Rapid onset of action of Amineptine on depression

F. Frank LeFever flefever at ix.netcom.com
Tue Aug 3 20:36:14 EST 1999


Here I am, caught with my references down (again).  I helped organize a
conference for NYNG a few years ago, which included (among other
things) a presentation of neuroimaging data which suggested that 
cognitive therapy (n.b.: I don't we can accept the simplistic equating
of psychotherapy and "understanding"; v. infra) and pharmacotherapy
(with a specific SSRI, I believe) produced similar changes in regional
brain activation in those whose obsessive-compulsive disorder was
alleviated.

Sorry, cannot for the life of me think of the guy's name. From
California, I think...  Anyway, this is not so esoteric; fairly
well-known finding, so you should be able to search it out (via Medline
or whatever).

I cite it just as another example (in addition to the one alluded to
below) that there are as yet poorly explored and even less understood
ways in which different therapies can not only result in similar
outcomes behaviorally but may in some cases do so because of similar
effects on the neuronal substrate of the disorder. 

This could provide a basis for independent (i.e. if monotherapy), or
additive, or synergistic effects of different therapies.

One caveat: I would not want to depend on cognitive therapy or any
other non-physiological therapy for really severe depression.  My
impression (subject to correction, of course) is that studies showing 
comparable results for psychotherapy and pharmacotherapy do so with a
different population: those with mild/moderate depression and/or those
without "true" depression (e.g. with "reactive depression", "adjustment
reaction", etc.).

I almost wrote "pharmacotherapy or ECT"  but realized it was not likely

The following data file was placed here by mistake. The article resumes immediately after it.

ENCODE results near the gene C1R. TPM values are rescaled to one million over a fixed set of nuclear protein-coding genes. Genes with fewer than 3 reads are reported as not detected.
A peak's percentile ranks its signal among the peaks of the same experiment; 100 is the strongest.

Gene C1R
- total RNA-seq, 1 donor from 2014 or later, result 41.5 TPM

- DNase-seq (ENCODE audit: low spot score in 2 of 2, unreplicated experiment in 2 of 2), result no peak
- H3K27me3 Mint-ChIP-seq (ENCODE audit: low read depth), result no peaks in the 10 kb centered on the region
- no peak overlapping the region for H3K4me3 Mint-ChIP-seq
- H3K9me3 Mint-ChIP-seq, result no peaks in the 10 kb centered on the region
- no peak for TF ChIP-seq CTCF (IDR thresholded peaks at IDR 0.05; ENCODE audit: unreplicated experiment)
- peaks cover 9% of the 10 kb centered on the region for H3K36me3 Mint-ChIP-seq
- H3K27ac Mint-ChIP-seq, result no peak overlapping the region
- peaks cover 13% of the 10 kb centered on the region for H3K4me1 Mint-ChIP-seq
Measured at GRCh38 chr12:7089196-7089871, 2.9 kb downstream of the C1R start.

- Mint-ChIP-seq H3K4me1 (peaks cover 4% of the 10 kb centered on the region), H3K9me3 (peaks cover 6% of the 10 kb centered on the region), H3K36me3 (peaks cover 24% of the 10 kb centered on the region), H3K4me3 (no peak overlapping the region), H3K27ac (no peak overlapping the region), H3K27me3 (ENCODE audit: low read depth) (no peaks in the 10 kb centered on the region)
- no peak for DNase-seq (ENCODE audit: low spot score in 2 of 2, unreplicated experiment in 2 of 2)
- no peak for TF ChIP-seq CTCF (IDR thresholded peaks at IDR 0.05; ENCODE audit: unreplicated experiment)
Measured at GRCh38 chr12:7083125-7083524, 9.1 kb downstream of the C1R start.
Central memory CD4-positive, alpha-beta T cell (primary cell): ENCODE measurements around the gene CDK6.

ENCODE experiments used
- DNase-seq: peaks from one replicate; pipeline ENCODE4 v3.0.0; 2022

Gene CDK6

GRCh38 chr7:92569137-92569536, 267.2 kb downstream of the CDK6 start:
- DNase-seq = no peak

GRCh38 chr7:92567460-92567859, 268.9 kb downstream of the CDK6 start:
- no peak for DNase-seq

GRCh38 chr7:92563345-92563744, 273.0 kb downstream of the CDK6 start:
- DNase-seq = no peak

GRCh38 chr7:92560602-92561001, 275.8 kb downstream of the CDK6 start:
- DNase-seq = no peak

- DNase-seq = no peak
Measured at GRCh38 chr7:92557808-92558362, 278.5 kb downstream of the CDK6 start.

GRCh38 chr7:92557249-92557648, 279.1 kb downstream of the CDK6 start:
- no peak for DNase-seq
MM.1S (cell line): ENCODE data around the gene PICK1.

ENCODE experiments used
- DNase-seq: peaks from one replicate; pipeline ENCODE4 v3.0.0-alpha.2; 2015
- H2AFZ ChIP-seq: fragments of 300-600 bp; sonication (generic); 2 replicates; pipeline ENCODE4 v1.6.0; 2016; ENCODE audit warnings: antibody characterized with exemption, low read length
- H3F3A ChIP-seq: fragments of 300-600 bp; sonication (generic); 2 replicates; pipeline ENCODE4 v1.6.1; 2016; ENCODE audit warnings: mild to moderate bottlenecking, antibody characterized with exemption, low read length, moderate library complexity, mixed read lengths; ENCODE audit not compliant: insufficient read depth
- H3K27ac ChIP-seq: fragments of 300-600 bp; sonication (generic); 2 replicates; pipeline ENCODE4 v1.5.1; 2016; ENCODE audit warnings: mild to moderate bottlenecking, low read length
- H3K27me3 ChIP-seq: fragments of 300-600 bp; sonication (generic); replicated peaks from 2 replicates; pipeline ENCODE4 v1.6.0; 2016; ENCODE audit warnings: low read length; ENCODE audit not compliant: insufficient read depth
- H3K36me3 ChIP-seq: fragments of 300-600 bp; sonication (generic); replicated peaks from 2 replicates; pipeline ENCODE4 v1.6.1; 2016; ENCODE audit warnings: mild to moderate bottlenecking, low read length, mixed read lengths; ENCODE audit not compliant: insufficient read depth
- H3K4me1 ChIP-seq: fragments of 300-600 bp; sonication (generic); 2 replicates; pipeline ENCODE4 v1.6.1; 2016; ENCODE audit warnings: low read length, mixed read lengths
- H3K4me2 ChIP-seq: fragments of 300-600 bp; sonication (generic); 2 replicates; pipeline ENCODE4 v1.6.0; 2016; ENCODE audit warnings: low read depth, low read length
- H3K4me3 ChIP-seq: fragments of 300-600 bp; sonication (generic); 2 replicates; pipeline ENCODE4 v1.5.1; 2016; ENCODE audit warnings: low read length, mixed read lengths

one would find enought subjects with mild/moderate depression
undergoing ECT...

More re regional differences in activation: we are all hoping for
continued validation of TMS (transcranial magnetic stimulation), which
not only offers the hope of less deleterious side effects than ECT, but
in contrast to ECT's "sledge-hammer" or "shotgun" approach, only
SLIGHTLY refined by the option of unilateral ECT (yes, yes, I know,
seizure will spread to the other hemisphere, but it is applied
unlaterally, and clearly has a unilateral bias in its immediate
aftermath) offers the possibility of zeroing in more precisely on
relevant brain SUB-regions--important both for understanding of the
mechanisms of depression, and (we assume) for better treatments.

F. Frank LeFever, Ph.D.
New York Neuropsychology Group


In <WFvp3.5039$B5.56894 at news1.rdc1.bc.home.com> "Sodah"
<sodah1 at NO-SPAMhome.com> writes: 
>
>It wouldn't hurt people to do a little research on the description of
>_clinical_ depression, its nature and its modern treatment.  For
example, it
>is fairly well established that clinically depressed patients respond
better
>to a combination of psychotherapy (i.e. "understanding") _plus_
>antidepressant drug therapy, than to either therapy alone.  What you
>fancifully refer to as 'chemical short circuiting', happens to be in
>practice, 'what works'
>
>Sodah
>



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